Public Press wins an Excellence in Journalism award for ‘Public Schools, Private Money,’ in the winter 2014 edition
Some school PTAs add hundreds of dollars per student
Part of a special report on education inequality in San Francisco. A version of this story ran in the winter 2014 print edition.
The San Francisco Unified School District aims to spend its funds equitably, not necessarily equally. That means giving more to schools with the highest needs, based on a complex formula. But in the past decade, parents at some schools have developed sophisticated fundraising operations to make up for years of tight districtwide budgets. The result: parents at a few schools are able to significantly supplement their children’s education, while most are not.
By the Numbers:
SFUSD Parent Fundraising
$113 million The shortfall the San Francisco Unified School District faced in 2009-2010, the worst of five straight years of cuts. The gap between the district’s projected needs and the final budget last school year was only $13 million.
800% The increase between 2002 and 2011 in spending by elementary school parent-teacher associations, to make up budget cuts. In 2011 the PTAs spent a total of $5.32 million.
$2,770,158 Total PTA fundraising in 2011 by the top 10 elementary schools. That was about half of what all 71 elementary school PTAs in the district took in.
63% Portion of San Francisco elementary school students who qualify for free or reduced-price lunch.
5 The number of schools where more than four-fifths of students qualify for free or reduced-price lunch in 2000.
18 The number of schools where more than four-fifths of students qualify for free or reduced-price lunch in 2012.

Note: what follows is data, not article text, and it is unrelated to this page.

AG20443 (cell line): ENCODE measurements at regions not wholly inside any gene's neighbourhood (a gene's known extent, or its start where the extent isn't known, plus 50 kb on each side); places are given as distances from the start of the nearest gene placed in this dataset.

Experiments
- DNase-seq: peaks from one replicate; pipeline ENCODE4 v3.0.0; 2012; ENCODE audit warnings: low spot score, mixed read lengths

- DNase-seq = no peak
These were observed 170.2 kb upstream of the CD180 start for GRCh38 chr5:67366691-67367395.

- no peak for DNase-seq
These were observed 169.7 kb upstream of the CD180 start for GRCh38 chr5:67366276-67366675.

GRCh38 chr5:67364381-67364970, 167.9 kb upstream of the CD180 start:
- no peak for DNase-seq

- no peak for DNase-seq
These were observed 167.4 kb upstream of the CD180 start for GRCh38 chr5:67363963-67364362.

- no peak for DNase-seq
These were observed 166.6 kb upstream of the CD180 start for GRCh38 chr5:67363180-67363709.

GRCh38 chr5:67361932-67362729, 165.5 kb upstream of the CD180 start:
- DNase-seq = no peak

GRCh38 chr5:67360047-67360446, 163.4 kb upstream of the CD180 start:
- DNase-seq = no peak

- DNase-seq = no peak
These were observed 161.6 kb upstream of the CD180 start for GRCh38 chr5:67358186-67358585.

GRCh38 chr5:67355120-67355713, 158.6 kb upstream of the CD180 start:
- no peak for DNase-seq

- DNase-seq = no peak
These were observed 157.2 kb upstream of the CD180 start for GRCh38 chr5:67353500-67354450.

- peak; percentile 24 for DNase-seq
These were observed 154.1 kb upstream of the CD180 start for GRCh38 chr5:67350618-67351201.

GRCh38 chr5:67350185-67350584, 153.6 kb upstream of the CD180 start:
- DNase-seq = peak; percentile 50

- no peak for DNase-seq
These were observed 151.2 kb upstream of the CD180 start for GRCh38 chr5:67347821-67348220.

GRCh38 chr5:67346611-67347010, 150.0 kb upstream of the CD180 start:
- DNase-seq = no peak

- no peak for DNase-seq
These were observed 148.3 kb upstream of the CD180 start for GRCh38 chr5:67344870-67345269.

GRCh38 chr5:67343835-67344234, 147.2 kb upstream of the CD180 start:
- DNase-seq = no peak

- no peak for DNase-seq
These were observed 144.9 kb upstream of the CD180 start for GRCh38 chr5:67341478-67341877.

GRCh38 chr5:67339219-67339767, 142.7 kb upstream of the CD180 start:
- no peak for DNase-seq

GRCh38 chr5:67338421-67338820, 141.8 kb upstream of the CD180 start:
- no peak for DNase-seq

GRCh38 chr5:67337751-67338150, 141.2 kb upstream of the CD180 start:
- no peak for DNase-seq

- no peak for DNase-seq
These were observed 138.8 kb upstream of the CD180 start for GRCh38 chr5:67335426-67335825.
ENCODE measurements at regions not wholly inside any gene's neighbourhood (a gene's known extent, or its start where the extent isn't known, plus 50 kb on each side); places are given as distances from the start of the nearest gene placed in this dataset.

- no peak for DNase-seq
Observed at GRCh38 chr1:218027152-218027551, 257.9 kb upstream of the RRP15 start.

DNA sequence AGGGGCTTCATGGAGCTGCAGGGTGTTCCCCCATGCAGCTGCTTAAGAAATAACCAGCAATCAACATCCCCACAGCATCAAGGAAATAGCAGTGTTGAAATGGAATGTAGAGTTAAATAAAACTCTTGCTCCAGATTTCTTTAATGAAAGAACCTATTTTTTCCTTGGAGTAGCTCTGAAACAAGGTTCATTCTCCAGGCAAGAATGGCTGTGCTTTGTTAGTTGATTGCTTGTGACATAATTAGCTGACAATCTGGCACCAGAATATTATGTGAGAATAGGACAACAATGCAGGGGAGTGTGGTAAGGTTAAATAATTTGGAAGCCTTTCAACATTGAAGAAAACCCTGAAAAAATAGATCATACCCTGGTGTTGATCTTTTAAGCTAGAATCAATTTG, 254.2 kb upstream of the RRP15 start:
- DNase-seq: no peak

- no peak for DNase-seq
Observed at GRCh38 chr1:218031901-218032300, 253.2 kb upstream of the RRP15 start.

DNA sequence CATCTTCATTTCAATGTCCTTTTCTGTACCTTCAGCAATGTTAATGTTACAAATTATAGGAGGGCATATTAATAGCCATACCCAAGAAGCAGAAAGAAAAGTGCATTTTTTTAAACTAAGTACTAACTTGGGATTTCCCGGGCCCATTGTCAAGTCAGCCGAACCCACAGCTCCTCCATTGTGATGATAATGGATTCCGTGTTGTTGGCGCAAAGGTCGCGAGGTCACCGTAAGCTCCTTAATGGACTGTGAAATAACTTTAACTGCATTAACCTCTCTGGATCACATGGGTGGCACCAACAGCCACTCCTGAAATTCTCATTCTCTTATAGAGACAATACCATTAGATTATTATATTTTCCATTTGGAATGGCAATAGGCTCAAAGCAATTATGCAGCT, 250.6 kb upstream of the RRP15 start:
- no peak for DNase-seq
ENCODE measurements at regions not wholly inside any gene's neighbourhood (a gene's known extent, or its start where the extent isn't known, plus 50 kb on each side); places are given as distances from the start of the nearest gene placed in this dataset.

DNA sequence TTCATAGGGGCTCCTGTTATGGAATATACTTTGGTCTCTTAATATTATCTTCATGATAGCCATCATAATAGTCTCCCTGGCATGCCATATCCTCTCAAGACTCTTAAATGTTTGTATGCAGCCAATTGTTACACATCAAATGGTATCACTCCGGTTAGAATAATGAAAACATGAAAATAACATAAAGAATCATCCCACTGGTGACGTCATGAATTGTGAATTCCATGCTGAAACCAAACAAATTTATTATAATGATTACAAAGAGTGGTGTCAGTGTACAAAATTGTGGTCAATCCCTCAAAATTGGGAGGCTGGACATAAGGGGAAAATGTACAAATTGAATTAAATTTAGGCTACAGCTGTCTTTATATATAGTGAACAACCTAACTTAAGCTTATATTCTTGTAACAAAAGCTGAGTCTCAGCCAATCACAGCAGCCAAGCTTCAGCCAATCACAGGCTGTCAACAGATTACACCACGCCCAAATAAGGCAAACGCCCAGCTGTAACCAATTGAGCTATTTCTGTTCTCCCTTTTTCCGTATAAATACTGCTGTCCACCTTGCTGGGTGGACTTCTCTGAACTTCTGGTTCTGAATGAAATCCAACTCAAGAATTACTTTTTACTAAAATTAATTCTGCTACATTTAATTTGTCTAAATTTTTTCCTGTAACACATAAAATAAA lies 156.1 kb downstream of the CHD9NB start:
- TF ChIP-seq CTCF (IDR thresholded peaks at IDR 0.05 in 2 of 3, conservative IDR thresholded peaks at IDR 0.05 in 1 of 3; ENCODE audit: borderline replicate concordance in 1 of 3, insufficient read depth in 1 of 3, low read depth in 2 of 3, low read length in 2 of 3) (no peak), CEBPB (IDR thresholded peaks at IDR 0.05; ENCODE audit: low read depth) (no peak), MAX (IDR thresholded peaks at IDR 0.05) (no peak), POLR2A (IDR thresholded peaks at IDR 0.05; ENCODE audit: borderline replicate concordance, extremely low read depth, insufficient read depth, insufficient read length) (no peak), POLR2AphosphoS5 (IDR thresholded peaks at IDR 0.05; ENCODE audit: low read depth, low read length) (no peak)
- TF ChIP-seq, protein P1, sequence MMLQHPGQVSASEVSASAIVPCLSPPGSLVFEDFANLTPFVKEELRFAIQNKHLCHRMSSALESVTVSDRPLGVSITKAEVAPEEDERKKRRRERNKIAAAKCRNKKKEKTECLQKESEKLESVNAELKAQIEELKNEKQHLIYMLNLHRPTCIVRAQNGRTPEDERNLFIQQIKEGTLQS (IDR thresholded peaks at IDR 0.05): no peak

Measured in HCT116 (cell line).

$42,643 The maximum income a family of four can earn to qualify for reduced-price lunch in California. (To qualify for free lunch, that family must earn less than $29,965.)
$47,340 The average annual rent for a two-bedroom apartment in San Francisco ($12,000 more than it was at the beginning of 2013).
PUBLIC SCHOOLS, PRIVATE MONEY: Examining Education Inequality in San Francisco
The San Francisco Public Press examined tax records from PTAs and compiled 10 years of budget and academic data from the city’s school district. The research focused only on elementary schools to make easy comparisons. Our research shows that while a small number of schools were able to avoid the worst effects of recent budget cuts, belts continued to tighten at schools with more economically disadvantaged students. Read more online: sfpublicpress.org/publicschools
Other Stories in This Series:
This team project was produced by reporters Jeremy Adam Smith, Emilie Raguso and Justin Slaughter, with research assistance by Jeffrey Thorsby, Jason Winshell, Adriel Taquechel and Shinwha Whang. Tim Redmond, editor of 48hillsonline.org, inspired the project’s focus. We are indebted to EdSource.org for advice on education policy. Thanks to Rodolfo Mendoza-Denton at the U.C. Berkeley Greater Good Science Center for data analysis. This article was made possible by a grant from Rebecca Moyle and Tyler Lange, and donations from hundreds of other Public Press members.
Buy a copy of the newspaper | See also: Five Ways to Encourage Giving to Disadvantaged Public Schools (Greater Good Science Center) | Radio: Jeremy Adam Smith interviewed on KPFA’s “Morning Mix” | KQED News | KQED’s hour-long talk show “Forum” with Dave Iverson
Jason Winshell is photo editor of the Public Press. He also reports and does data analysis. The focus of his art is social documentary photography. In 2010, he was nominated for the SFMOMA SECA award. He has published a book of 45 color photographs about life in San Francisco, “Street.”
Tom Guffey is director of design at the Public Press. He is also associate director of marketing & communications for the Downtown Oakland YMCA.
Justin is a freelance journalist and writer based in San Francisco. His work has been published in the San Francisco Bay Guardian and the San Francisco Public Press.
Jeffrey Thorsby is a student of public policy at San Francisco State University and a business consultant to the Public Press.
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